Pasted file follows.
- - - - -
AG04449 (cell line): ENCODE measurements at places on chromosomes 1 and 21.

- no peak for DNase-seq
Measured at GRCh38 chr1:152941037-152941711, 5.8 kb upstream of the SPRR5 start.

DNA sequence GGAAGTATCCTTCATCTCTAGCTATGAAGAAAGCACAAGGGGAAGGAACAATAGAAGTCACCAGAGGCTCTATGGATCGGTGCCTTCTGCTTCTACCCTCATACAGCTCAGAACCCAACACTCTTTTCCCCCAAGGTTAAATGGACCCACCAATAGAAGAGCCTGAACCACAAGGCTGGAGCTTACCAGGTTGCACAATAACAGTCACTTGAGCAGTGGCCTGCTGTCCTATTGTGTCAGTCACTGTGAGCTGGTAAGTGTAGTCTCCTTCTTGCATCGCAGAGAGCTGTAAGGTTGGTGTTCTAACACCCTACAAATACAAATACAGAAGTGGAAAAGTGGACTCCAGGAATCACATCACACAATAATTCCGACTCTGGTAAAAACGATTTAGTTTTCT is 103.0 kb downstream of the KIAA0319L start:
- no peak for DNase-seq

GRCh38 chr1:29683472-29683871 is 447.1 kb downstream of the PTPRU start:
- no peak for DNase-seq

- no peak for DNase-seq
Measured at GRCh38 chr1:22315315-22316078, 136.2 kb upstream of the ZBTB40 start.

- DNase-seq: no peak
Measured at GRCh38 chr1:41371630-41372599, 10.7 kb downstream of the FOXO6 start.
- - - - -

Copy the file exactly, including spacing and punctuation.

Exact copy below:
AG04449 (cell line): ENCODE measurements at places on chromosomes 1 and 21.

- no peak for DNase-seq
Measured at GRCh38 chr1:152941037-152941711, 5.8 kb upstream of the SPRR5 start.

DNA sequence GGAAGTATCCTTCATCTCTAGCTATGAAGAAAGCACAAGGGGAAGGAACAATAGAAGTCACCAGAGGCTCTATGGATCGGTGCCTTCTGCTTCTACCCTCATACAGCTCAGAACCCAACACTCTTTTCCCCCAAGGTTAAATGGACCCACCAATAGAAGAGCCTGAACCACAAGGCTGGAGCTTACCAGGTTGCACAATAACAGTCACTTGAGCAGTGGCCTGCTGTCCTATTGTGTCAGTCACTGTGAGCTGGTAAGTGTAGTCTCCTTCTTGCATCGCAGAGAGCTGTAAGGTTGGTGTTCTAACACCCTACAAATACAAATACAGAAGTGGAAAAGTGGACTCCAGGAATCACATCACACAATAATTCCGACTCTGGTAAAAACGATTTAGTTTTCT is 103.0 kb downstream of the KIAA0319L start:
- no peak for DNase-seq

GRCh38 chr1:29683472-29683871 is 447.1 kb downstream of the PTPRU start:
- no peak for DNase-seq

- no peak for DNase-seq
Measured at GRCh38 chr1:22315315-22316078, 136.2 kb upstream of the ZBTB40 start.

- DNase-seq: no peak
Measured at GRCh38 chr1:41371630-41372599, 10.7 kb downstream of the FOXO6 start.